Oh! Rodolphe, my friend, I admit that the evil is serious, but there, really it is not worthwhile throwing oneself into the water about it. So I invite you to bury the past as soon as possible. Shun above all the solitude peopled with phantoms who would help to render your regrets eternal. Shun the silence where the echoes of recollection would still be full of your past joys and sorrows. Cast boldly to all the winds of forgetfulness the name you have so fondly cherished, and with it all that still remains to you of her who bore it. Curls pressed by lips mad with desire, a Venice flask in which there still lurks a remainder of perfume, which at this moment it would be more dangerous for you to breathe than all the poisons in the world. To the fire with the flowers, the flowers of gauze, silk and velvet, the white geraniums, the anemones empurpled by the blood of Adonis, the blue forget-me-nots and all those charming bouquets that she put together in the far off days of your brief happiness. Then I loved her too, your Mimi, and saw no danger in your loving her. But follow my advice—to the fire with the ribbons, the pretty pink, blue, and yellow ribbons which she wore round her neck to attract the eye; to the fire with the lace, the caps, the veils and all the coquettish trifles with which she bedecked herself to go love-making with Monsieur Cesar, Monsieur Jerome, Monsieur Charles, or any other gallant in the calendar, whilst you were awaiting her at your window, shivering from the wintry blast. To the fire, Rodolphe, and without pity, with all that belonged to her and could still speak to you of her; to the fire with the love letters. Ah! here is one of them, and your tears have bedewed it like a fountain. Oh! my unhappy friend!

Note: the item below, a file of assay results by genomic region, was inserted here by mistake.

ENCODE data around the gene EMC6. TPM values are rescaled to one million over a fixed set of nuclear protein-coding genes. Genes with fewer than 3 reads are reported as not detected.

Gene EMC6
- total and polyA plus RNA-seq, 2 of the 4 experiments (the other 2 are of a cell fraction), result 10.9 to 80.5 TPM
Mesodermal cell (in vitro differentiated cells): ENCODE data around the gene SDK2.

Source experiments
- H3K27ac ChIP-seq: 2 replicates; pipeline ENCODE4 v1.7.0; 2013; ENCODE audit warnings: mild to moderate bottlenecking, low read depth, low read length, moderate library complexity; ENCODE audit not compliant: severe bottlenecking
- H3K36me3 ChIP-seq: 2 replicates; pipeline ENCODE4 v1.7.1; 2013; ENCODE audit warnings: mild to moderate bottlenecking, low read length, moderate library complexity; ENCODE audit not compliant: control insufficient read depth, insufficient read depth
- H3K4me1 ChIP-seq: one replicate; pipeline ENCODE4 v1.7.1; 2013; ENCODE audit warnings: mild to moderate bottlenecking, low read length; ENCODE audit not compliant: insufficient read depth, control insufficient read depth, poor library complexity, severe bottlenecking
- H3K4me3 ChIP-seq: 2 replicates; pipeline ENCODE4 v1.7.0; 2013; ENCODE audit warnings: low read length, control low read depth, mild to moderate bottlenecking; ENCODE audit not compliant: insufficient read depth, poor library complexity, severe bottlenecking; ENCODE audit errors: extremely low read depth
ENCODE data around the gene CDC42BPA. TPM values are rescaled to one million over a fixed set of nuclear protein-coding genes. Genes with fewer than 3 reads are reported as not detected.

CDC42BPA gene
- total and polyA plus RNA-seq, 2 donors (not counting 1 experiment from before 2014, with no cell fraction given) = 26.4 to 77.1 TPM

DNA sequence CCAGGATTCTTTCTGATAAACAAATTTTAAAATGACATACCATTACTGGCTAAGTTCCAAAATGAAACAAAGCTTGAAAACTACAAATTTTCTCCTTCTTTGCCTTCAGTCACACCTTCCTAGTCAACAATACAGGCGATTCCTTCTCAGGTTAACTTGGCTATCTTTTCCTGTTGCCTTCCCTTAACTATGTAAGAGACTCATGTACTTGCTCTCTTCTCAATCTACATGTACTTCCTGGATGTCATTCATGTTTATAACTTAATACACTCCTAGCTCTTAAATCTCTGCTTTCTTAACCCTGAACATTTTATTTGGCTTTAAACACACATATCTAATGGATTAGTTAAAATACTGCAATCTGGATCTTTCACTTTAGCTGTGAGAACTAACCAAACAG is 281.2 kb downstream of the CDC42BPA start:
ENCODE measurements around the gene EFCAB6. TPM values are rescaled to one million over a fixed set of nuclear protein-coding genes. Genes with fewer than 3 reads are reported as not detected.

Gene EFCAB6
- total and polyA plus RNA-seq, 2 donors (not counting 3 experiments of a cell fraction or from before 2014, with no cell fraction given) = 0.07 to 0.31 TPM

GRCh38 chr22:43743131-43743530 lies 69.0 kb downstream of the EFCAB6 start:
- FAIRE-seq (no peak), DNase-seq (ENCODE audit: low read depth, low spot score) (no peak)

"As you have not come in, I am going out to call on my aunt. I have taken what money there was for a cab."
That evening, oh! Rodolphe, you had, do you not recollect, to go without your dinner, and you called on me and let off a volley of jests which fully attested your tranquillity of mind. For you believed Lucille was at her aunt's, and if I had not told you that she was with Monsieur Cesar or with an actor of the Montparnasse Theater, you would have cut my throat! To the fire, too, with this other note, which has all the laconic affection of the first.
"I am gone out to order some boots, you must find the money for me to go and fetch them tomorrow."
Ah! my friend, those boots have danced many quadrilles in which you did not figure as a partner. To the flames with all these remembrances and to the winds with their ashes.
But in the first place, oh Rodolphe! for the love of humanity and the reputation of "The Scarf of Iris" and "The Beaver," resume the reins of good taste that you have egotistically dropped during your sufferings, or else horrible things may happen for which you will be responsible. We may go back to leg-of-mutton sleeves and frilled trousers, and some fine day see hats come into fashion which would afflict the universe and call down the wrath of heaven.